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Volume 1: The First Three Generations of Aaron Stark's Descendants in New England

Chapter 12: Christopher Stark (Senior)

Part 4: The Third Generation; Children of William Stark (Senior)

Page 109


Chapter 12

Christopher Stark (Senior)

{Copyright © Mar. 2001, Clovis La Fleur & Pauline Stark Moore}


Christopher Stark, Sr. was most likely born between the years of 1690 to 1695 in New London County, Connecticut.[1] He was the son of William Stark, Sr. and his wife Elizabeth, and the grandson of Aaron Stark, Sr. [1608-1685] and his wife Sarah. William Stark, Sr., his spouse Elizabeth, sons William, Jr., and Christopher were baptized in the Stonington Road Church in October of 1698.[2] Christopher's younger sister, Phebe, born in March of 1700, was baptized in the same Church July 6, 1701[2] while Daniel Stark, the youngest child in this family, was born between July of 1701 and the year 1704, the latest year it is believed Daniel could have been born according to the Groton, New London County, deed records.[3] In 1704, Christopher's father began his relationship with the First Baptist Church of Connecticut.

January 31, 1715/16, William Stark, Sr. deeded Christopher property as a gift which had as one of it's boundaries the property of Isaac Fox.[4] The Isaac Fox property had been the land of William Stark, Sr.'s brother, John Stark, who received the land after Aaron Stark, Sr. died in 1685. John Stark died in 1689 and his spouse, Elizabeth Packer, daughter of John Packer and Elizabeth Friend, then married John Weeks. Elizabeth Packer and John Stark had daughters named Elizabeth Stark and Hannah Stark who inherited the land when they became of age around 1705. Elizabeth married John Newberry, a weaver, while Hannah married Isaac Fox, a yeoman.[5] Isaac Fox purchased Elizabeth's share of this property from her husband, John Newberry, November 20, 1708, the deed signed by John Newberry and Elizabeth A. Newberry.[6] Isaac Fox and Hannah Fox sold the land May 9, 1721 to Aaron Stark, III, son of Aaron Stark, Jr. and a grandson of the above Aaron Stark, Sr. [1608-1685].[7] From the 1708 description, this property was located on the western boundary of William Stark, Sr.'s original property.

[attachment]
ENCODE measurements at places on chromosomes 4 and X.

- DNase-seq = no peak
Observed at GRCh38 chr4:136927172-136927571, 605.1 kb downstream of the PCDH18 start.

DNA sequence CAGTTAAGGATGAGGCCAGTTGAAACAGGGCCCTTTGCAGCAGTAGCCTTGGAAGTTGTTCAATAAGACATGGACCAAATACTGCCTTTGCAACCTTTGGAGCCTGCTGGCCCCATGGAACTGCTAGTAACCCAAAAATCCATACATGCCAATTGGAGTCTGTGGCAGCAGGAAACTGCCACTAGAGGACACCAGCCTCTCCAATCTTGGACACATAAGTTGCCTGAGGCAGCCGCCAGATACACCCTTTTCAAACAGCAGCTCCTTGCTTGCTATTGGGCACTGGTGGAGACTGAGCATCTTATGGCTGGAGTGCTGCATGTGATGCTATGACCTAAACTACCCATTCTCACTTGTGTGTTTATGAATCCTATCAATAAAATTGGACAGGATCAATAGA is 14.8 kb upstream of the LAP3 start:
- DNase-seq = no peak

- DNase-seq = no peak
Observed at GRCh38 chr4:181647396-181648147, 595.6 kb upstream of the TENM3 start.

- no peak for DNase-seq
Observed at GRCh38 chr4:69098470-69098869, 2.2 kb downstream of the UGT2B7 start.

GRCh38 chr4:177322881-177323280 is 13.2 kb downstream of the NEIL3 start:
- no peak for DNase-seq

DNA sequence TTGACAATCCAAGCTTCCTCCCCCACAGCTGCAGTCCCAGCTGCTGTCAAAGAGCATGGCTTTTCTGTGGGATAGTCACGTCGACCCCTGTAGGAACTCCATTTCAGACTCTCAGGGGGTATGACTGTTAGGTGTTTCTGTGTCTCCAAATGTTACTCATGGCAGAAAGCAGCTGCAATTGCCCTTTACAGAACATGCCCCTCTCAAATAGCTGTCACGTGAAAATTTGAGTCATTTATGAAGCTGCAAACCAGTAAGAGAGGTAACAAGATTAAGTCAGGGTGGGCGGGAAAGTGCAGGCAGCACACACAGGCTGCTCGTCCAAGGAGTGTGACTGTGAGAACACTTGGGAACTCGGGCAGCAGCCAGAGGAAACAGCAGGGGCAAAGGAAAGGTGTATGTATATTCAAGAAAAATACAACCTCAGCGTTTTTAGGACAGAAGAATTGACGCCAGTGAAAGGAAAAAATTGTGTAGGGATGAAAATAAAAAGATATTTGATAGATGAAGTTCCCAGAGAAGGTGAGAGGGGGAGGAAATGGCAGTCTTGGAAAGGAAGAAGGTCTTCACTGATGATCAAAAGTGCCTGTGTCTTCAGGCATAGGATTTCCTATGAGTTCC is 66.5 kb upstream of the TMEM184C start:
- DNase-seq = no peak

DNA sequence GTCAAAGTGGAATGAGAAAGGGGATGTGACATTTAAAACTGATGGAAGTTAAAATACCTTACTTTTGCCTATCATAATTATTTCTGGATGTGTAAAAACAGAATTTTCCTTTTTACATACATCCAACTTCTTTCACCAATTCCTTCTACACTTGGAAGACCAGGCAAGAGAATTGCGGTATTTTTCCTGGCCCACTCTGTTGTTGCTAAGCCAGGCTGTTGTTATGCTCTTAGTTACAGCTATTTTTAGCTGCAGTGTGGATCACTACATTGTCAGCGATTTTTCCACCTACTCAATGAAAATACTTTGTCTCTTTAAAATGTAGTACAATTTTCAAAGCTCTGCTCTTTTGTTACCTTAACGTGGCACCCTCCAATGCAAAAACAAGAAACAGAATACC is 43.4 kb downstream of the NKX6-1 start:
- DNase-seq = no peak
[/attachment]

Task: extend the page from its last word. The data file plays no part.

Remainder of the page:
On March 24, 1717/18, William Stark, Sr. deeded the rest of his homestead to Christopher, which included the new house at that time where William, Sr. and his wife, Elizabeth lived.[8] However, the deed stipulated these conditions; "reserving only that the sd William Starke shall have the premises above menshoned to possess and improve during his natural life & if sd William Starks now wife shall outlive him then she shall have the lower roome in the new house and one third part of sd land for her maintainance during her widowhood but in case she shall marey again to have nothing." Christopher could not dispose of this property with the new house until both his Mother and Father died. William, Sr. and Elizabeth continued to live on and improve this property while Christopher make a home for himself and his future spouse on the property he received in January of 1715/16. On the same day, March 24, 1717/18, William Stark, Sr. also sold one acre and a half of land to the Baptist Church for 6 pounds. Christopher was one of the Church members participating in this purchase.[9]

Christopher witnessed a deed exchange December 13, 1718 between his brother, William, Jr. and their cousin, Abiel Stark.[10] Abiel was the son of Aaron Stark, Jr. who was the brother of William Stark, Sr. The deed was acknowledged in Lebanon, Connecticut in January of 1719 implying Abiel Stark sold this land in preparation for a move to this township located north of Groton and west of Norwich.